Britain's Dai Greene insists he will fear no reputations or times when he sets out to win 400m hurdles gold at the World Championships.
Greene's heats get under way early on Monday with the European and Commonwealth champion in typically confident mood after another excellent season.
Greene told BBC Sport: "I don't feel intimidated by anyone in the slightest, and I hope I'm intimidating some of the others.
"They've seen the way I've managed to step up. I always believe I can run fast at the major championships, but I want them to believe it too, and I hope they're starting to get the message now. "
Greene is the fifth fastest man in the world this year, but the quick times run by the two South Africans ahead of him, LJ van Zyl and Cornel Fredericks, were both run much earlier in the year.
Greene beat American Bershawn Jackson in Birmingham last month, and also defeated the reigning world champion Kerron Clement and Javier Culsom to win the Diamond League race in Lausanne.
"I'm not frightened of them," he insists. "I always look for them to show me a weakness and give me something to work on.
"I'm very aware of that around a hotel or village, and it seems to be working at the village. I want them to see me as one of the top three in the world, as someone they have to beat rather than the other way round.
"Sometimes you speak to an athlete before a race and they'll complain about a small injury, but even if my leg was hanging off I'd tell them I was in good shape.
"If I'm drawn inside them I'll say, 'watch out for yourself coming off the top bend, I'll be coming for you...'. I'll give them something to think about.
"I'm a really nice guy, but I don't always look the most welcoming - I've got the skinhead, I'm usually not clean-shaven and I'm not always the most talkative, so they might think I'm unapproachable for the wrong reasons.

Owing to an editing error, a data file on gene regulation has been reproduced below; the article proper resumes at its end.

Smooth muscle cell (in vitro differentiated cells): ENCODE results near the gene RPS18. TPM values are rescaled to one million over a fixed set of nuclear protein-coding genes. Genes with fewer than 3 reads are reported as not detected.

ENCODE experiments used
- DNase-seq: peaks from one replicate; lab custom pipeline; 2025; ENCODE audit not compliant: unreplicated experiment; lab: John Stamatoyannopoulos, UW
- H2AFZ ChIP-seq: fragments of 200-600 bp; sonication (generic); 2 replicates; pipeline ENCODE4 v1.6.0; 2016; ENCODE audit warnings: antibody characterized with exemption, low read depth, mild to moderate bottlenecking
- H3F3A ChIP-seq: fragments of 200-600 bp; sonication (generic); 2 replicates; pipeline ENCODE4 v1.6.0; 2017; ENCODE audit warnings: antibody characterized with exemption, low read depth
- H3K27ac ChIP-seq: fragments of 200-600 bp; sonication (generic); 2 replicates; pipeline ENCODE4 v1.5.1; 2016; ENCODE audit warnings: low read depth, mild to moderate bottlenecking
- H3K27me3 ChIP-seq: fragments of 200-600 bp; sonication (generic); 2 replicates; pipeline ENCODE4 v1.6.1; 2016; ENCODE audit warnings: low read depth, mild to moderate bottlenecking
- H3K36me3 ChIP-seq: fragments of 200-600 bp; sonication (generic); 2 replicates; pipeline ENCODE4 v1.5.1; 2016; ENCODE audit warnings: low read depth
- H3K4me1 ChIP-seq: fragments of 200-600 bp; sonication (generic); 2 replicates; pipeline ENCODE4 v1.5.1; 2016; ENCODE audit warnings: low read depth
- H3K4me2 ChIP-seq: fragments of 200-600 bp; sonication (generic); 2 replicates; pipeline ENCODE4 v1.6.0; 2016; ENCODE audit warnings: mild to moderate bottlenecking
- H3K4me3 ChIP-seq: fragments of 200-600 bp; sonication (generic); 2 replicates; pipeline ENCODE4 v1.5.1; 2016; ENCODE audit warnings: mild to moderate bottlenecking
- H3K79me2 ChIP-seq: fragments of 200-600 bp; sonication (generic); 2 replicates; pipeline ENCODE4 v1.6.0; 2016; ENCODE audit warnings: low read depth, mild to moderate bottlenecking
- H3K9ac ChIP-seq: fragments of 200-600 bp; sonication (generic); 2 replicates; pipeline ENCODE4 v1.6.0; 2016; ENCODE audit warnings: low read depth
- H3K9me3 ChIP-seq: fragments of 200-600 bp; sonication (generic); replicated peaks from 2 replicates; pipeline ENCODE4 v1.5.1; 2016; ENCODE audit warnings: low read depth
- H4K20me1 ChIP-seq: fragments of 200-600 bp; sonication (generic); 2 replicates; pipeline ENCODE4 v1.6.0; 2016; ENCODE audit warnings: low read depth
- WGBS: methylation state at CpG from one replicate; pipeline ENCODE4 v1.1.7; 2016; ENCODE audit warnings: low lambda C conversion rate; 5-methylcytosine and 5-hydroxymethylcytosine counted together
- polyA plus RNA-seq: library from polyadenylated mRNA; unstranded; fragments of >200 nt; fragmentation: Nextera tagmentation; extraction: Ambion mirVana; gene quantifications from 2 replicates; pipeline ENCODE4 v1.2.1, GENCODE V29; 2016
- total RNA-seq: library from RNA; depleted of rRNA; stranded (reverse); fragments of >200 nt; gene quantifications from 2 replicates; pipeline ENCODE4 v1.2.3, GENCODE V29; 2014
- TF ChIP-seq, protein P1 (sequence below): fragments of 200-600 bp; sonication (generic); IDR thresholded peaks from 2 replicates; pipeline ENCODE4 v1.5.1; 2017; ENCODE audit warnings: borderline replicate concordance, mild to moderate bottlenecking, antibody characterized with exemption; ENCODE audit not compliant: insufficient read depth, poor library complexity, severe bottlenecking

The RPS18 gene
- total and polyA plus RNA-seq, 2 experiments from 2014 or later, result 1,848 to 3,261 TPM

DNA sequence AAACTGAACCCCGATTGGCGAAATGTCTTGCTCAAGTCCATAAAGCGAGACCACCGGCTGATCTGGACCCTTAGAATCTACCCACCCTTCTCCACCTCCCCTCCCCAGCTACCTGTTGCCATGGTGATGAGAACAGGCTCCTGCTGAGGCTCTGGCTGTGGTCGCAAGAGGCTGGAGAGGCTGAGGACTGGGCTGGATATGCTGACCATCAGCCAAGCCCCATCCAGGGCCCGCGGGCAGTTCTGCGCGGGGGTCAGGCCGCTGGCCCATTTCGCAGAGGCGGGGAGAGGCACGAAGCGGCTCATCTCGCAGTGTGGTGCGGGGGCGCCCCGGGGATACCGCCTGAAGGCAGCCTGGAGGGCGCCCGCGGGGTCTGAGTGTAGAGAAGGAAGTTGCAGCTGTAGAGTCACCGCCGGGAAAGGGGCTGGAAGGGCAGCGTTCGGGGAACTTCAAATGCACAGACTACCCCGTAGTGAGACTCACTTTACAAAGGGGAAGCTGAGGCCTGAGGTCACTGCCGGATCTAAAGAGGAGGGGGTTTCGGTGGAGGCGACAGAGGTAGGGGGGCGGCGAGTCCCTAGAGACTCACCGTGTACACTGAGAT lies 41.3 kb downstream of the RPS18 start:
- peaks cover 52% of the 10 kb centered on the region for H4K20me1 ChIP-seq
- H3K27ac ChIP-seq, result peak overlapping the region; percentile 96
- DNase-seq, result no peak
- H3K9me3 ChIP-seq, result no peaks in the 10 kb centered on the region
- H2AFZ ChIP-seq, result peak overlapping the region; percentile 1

"But as long as it gives off a certain presence then I'm happy with that. I'll never give them an edge, never tell them I'm tired beforehand."
Greene was in a similar mood before winning European gold last summer, saying before the event that anything less than the title would represent failure.
These Worlds represent a new order of challenge though, but having delivered both in Barcelona and then at the Commonwealths in Delhi after an illness-hit build-up, Greene has a very real chance of taking his first global title.
Bookmakers for Thursday night's final have the Welshman joint second favourite with Jackson, marginally behind former Olympic champion Angelo Taylor.
"There's a thin line between confidence and arrogance, but I get my confidence from my training, and the effort that I put in on a day-to-day basis," explains Greene.
"I would never say I'm going to win a competition when deep down inside I know I can't - I don't agree with that.
"I want to run under 48 seconds in the final. If I do that I'll have given myself a great chance of a medal, and hopefully a gold medal. A lot of Americans will have peaked for their trials, and by the time the Worlds come round they might tend to struggle.
"Us European athletes have things very well set up for us, because we have a later season that ties in better with the big championships."